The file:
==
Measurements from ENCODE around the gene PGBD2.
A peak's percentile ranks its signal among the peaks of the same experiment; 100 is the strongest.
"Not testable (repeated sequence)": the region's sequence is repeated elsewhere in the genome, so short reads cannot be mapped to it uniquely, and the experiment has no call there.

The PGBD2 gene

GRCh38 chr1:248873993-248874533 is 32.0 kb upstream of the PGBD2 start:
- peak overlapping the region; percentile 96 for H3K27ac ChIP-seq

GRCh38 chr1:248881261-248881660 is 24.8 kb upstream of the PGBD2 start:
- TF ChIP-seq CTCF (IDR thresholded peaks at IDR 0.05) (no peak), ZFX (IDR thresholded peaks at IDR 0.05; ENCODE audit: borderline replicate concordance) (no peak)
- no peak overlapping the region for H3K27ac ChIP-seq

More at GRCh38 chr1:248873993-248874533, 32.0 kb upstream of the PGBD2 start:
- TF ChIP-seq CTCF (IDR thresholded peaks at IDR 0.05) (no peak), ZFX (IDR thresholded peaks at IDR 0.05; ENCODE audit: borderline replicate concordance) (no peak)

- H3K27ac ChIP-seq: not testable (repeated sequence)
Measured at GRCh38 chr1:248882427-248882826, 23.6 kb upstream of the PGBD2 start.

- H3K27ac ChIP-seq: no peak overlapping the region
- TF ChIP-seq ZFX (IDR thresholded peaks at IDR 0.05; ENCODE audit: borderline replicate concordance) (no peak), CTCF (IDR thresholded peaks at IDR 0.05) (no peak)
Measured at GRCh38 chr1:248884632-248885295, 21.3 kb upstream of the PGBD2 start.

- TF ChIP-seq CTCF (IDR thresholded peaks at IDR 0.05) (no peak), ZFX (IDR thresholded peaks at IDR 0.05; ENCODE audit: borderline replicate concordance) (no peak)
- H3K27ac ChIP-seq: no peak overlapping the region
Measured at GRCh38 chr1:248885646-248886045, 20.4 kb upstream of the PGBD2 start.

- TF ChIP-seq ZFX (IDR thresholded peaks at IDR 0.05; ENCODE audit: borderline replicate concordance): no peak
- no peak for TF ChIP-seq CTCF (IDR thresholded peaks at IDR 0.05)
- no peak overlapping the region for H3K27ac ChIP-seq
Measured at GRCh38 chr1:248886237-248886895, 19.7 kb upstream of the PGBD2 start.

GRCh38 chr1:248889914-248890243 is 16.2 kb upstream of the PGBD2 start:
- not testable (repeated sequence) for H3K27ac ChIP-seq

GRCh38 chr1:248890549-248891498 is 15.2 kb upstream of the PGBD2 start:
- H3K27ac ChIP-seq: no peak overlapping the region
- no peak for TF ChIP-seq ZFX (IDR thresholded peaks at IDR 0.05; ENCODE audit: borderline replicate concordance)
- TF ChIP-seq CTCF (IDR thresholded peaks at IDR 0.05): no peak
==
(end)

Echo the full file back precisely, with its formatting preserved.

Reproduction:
Measurements from ENCODE around the gene PGBD2.
A peak's percentile ranks its signal among the peaks of the same experiment; 100 is the strongest.
"Not testable (repeated sequence)": the region's sequence is repeated elsewhere in the genome, so short reads cannot be mapped to it uniquely, and the experiment has no call there.

The PGBD2 gene

GRCh38 chr1:248873993-248874533 is 32.0 kb upstream of the PGBD2 start:
- peak overlapping the region; percentile 96 for H3K27ac ChIP-seq

GRCh38 chr1:248881261-248881660 is 24.8 kb upstream of the PGBD2 start:
- TF ChIP-seq CTCF (IDR thresholded peaks at IDR 0.05) (no peak), ZFX (IDR thresholded peaks at IDR 0.05; ENCODE audit: borderline replicate concordance) (no peak)
- no peak overlapping the region for H3K27ac ChIP-seq

More at GRCh38 chr1:248873993-248874533, 32.0 kb upstream of the PGBD2 start:
- TF ChIP-seq CTCF (IDR thresholded peaks at IDR 0.05) (no peak), ZFX (IDR thresholded peaks at IDR 0.05; ENCODE audit: borderline replicate concordance) (no peak)

- H3K27ac ChIP-seq: not testable (repeated sequence)
Measured at GRCh38 chr1:248882427-248882826, 23.6 kb upstream of the PGBD2 start.

- H3K27ac ChIP-seq: no peak overlapping the region
- TF ChIP-seq ZFX (IDR thresholded peaks at IDR 0.05; ENCODE audit: borderline replicate concordance) (no peak), CTCF (IDR thresholded peaks at IDR 0.05) (no peak)
Measured at GRCh38 chr1:248884632-248885295, 21.3 kb upstream of the PGBD2 start.

- TF ChIP-seq CTCF (IDR thresholded peaks at IDR 0.05) (no peak), ZFX (IDR thresholded peaks at IDR 0.05; ENCODE audit: borderline replicate concordance) (no peak)
- H3K27ac ChIP-seq: no peak overlapping the region
Measured at GRCh38 chr1:248885646-248886045, 20.4 kb upstream of the PGBD2 start.

- TF ChIP-seq ZFX (IDR thresholded peaks at IDR 0.05; ENCODE audit: borderline replicate concordance): no peak
- no peak for TF ChIP-seq CTCF (IDR thresholded peaks at IDR 0.05)
- no peak overlapping the region for H3K27ac ChIP-seq
Measured at GRCh38 chr1:248886237-248886895, 19.7 kb upstream of the PGBD2 start.

GRCh38 chr1:248889914-248890243 is 16.2 kb upstream of the PGBD2 start:
- not testable (repeated sequence) for H3K27ac ChIP-seq

GRCh38 chr1:248890549-248891498 is 15.2 kb upstream of the PGBD2 start:
- H3K27ac ChIP-seq: no peak overlapping the region
- no peak for TF ChIP-seq ZFX (IDR thresholded peaks at IDR 0.05; ENCODE audit: borderline replicate concordance)
- TF ChIP-seq CTCF (IDR thresholded peaks at IDR 0.05): no peak